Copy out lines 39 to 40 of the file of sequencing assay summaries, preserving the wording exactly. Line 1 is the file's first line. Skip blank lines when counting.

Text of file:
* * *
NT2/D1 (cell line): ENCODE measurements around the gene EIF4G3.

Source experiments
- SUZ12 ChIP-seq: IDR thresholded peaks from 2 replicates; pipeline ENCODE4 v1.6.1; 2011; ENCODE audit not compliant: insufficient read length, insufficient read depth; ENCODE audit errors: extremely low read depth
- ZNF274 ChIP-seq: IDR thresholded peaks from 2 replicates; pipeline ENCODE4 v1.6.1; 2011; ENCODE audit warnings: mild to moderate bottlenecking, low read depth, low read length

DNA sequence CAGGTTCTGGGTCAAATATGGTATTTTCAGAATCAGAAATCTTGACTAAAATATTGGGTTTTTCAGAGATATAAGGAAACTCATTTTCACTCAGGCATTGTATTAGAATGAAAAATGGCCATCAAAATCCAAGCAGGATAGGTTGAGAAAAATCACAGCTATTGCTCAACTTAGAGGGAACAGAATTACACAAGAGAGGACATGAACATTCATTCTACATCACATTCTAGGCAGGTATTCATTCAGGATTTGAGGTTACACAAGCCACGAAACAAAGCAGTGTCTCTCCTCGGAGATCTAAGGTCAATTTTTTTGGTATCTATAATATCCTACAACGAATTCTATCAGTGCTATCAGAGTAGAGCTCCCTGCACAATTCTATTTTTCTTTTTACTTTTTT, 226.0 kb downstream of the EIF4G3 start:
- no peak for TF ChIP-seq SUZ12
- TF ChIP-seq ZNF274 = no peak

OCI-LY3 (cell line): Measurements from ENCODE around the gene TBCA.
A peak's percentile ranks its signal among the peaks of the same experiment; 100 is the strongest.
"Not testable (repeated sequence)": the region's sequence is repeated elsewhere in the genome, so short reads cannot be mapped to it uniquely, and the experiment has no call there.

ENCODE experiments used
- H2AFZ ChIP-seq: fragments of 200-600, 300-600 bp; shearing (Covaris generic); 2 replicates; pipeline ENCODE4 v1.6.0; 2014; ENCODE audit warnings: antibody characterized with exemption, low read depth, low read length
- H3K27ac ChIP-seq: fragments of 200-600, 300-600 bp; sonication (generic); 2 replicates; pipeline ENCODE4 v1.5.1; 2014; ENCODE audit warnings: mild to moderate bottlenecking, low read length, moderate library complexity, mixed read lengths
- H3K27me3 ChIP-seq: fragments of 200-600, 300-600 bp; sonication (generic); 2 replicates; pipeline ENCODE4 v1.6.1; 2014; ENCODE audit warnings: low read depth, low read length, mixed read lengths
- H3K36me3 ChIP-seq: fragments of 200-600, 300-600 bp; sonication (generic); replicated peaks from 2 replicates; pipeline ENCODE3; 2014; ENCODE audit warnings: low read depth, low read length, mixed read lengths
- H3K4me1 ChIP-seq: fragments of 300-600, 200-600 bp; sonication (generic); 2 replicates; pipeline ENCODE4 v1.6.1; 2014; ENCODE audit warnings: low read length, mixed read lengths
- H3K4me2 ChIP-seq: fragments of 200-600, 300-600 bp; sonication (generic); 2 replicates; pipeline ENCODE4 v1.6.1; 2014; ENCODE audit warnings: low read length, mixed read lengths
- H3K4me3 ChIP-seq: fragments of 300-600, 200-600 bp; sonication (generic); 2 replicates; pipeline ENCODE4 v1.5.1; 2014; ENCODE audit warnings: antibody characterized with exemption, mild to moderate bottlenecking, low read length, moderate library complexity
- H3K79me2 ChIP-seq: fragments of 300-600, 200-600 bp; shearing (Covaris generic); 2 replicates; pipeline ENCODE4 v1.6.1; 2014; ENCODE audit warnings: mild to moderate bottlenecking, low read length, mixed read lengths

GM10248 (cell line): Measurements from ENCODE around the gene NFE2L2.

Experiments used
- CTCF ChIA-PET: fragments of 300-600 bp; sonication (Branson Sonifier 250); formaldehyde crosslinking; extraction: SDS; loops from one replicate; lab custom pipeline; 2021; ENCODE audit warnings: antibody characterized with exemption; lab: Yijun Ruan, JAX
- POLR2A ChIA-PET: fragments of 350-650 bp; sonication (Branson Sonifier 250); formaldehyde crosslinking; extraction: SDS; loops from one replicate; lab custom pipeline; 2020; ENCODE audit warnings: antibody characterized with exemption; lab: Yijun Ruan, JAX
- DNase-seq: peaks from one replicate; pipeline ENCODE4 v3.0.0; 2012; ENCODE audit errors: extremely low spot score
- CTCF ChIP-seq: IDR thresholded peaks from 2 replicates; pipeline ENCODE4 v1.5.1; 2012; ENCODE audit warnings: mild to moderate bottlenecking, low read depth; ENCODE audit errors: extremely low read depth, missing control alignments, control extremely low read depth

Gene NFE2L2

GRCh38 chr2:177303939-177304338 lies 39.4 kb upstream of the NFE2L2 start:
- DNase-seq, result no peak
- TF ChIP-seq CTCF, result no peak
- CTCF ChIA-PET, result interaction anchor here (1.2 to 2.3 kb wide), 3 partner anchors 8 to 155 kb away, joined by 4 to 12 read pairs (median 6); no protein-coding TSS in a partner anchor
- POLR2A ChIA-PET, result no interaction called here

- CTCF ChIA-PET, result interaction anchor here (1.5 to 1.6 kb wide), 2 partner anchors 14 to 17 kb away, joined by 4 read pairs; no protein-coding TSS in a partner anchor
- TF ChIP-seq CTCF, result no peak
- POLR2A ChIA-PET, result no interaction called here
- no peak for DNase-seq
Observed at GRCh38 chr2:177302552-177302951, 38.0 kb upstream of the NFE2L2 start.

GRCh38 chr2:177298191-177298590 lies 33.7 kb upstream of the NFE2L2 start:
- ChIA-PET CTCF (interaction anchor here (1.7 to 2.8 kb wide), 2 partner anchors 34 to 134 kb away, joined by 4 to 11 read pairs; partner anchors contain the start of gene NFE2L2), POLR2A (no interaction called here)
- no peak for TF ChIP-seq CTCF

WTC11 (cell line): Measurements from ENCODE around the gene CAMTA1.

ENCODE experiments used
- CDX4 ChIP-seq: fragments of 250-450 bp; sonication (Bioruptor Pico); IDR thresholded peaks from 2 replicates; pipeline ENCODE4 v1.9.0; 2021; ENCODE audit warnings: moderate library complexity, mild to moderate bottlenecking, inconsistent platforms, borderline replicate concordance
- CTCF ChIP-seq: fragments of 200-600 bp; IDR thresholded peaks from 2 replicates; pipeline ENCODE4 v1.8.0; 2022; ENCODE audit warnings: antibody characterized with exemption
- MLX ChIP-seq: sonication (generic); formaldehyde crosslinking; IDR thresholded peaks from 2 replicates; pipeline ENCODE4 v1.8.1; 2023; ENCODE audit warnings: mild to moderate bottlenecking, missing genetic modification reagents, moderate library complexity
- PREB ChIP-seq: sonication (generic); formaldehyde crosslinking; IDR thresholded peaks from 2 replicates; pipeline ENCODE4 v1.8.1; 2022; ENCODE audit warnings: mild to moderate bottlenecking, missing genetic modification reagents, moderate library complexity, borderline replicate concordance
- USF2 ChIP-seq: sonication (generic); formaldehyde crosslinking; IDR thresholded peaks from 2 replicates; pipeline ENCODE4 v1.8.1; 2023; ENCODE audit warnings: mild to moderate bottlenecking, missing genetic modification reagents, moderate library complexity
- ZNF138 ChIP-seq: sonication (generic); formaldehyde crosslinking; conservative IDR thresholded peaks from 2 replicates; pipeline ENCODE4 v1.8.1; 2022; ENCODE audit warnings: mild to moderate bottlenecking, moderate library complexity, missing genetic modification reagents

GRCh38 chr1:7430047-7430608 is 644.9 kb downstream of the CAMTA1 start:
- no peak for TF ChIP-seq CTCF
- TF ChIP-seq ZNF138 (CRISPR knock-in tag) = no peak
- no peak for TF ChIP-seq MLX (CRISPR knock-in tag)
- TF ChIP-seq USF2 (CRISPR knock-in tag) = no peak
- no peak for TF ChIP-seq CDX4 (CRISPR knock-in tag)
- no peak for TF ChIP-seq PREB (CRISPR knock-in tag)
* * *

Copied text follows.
- no peak for TF ChIP-seq CTCF

WTC11 (cell line): Measurements from ENCODE around the gene CAMTA1.